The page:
Much before I joined the Film Institute as a student, I began to go there as a reluctant actress. I was flattered at first by the offers that came my way, but soon realized that in the conservative town that Pune was then, the Film Institute with it’s reputation of rowdy, ‘junkie’ students was not exactly one where parents were keen to send their young daughters.

However it may have been, I found myself doing all manner of incomprehensible things in the Tarkovsky-Bresson-Godard influenced student films. “Walk, no, more slowly, more slowly, walk to that window, then look out, then turn slowly, no, more slowly, and smile.” That was the least of it.

I spent one evening floating on a makeshift raft in the middle of a make-believe pond in the ancient Studio No.1.

Another day, I was put to playing the guitar. Since it was the first time, in my 23 years, I was holding one, I did what most Hindi film actors do, plucked away on the strings with huge gusto, swaying my head, my shoulders and arms in what was meant to be musical involvement. I wonder now how the director hid his horror, though I’m certain the crew went back to their hostel rooms that evening and bitched about what an idiot I was.

Once someone wanted to recreate Vermeer’s paintings in his film, and I spent a week, reading letters at a window, and pouring milk from a jug and so on.

So, when I did become a student at the Film Institute, and had some voice in the proceedings,

and Gurpal, the irreverent, wicked Sardarji decided to make a spoof on Hindi films as his diploma, I begged and pleaded to be the vamp in his film. Being one of only six women in a campus full of boys, I knew there would be a role for me, but what I wanted was to be the gangster’s moll, nothing else. I’d had more than enough of playing strange, mysterious women, whom I knew nothing about. Gurpal, perhaps out of pity, agreed.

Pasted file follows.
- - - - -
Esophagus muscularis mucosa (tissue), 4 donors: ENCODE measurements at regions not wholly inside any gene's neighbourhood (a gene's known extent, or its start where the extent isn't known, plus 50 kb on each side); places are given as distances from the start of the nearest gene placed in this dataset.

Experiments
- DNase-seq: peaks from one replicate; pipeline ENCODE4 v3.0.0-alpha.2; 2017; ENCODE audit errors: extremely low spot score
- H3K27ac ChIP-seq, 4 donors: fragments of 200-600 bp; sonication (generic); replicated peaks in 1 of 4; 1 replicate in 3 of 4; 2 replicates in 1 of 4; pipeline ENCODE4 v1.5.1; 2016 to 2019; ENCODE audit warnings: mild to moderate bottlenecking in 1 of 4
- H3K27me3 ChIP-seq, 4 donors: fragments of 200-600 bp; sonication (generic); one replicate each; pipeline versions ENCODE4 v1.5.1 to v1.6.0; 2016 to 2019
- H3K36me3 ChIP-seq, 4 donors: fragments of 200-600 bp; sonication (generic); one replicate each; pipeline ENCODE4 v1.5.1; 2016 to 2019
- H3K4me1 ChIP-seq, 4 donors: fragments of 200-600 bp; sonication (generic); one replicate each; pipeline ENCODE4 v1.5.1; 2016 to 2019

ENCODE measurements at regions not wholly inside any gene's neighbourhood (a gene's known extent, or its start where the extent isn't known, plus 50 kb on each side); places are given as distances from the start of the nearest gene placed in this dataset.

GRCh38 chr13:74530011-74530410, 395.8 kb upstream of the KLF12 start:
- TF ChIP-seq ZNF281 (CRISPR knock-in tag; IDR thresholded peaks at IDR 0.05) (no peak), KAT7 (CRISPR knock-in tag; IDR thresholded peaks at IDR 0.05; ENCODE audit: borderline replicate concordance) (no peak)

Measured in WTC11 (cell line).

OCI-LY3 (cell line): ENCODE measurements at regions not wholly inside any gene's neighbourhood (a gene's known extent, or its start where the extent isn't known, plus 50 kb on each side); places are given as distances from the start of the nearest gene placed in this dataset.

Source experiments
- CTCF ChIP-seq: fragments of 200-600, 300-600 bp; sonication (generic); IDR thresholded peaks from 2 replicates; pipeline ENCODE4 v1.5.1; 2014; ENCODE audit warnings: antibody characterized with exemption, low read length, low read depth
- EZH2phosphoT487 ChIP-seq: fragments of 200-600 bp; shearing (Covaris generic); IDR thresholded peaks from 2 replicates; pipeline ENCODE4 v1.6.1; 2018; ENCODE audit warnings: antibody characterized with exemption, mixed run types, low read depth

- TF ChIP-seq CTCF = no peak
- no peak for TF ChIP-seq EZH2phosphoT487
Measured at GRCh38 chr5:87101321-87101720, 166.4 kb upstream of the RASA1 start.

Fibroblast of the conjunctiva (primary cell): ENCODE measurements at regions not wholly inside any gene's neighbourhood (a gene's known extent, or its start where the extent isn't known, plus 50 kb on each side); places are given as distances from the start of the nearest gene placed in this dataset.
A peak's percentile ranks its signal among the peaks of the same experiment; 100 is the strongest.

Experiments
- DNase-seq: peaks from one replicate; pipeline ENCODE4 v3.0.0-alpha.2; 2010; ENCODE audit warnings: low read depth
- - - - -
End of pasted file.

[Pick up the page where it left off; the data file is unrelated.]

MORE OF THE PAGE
Out came the bottles of make-up that I had hoarded all this while, out came the eyeliner, and the mascara, and the shiniest eye shadow I could find. I worked out elaborate designs for my hair, for fake moles and fake tattoos. I went scrimmaging in the musty, forgotten trunks inherited by the Costume Department, from the Prabhat Studio, which no one ever used any more. I found odd, jangly, grotesque bits of jewellery, masks, eye-patches. I rummaged for shiny, satiny costumes, and wondered if I could make holes in them,

a la Bindu

or Faryal

or Sonia Sahni,

then aware of the smelly bits of history I was holding in my hands, I refrained from using my scissors. I found a cigarette holder for one hand, and a gun for the other. I practiced crossing my legs with a mini-skirt on, and more than ever, I practiced leering lecherously at good, nice men, one of whom would be the hero, who would rather die than be tempted by me.

Finally, perched on the armrest of the gangster’s throne like chair, legs daringly crossed before the entire set, cigarette holder and gun held proudly aloft, I reached the peak of my acting career. After that role, I did not ever want to essay any other. I had been the gangster’s moll. No way you were going to catch me smiling vacantly out of set windows, onto dark studio lots again.

By the way, Teja played the hero in this film, a village boy who fights twenty villains at the same time.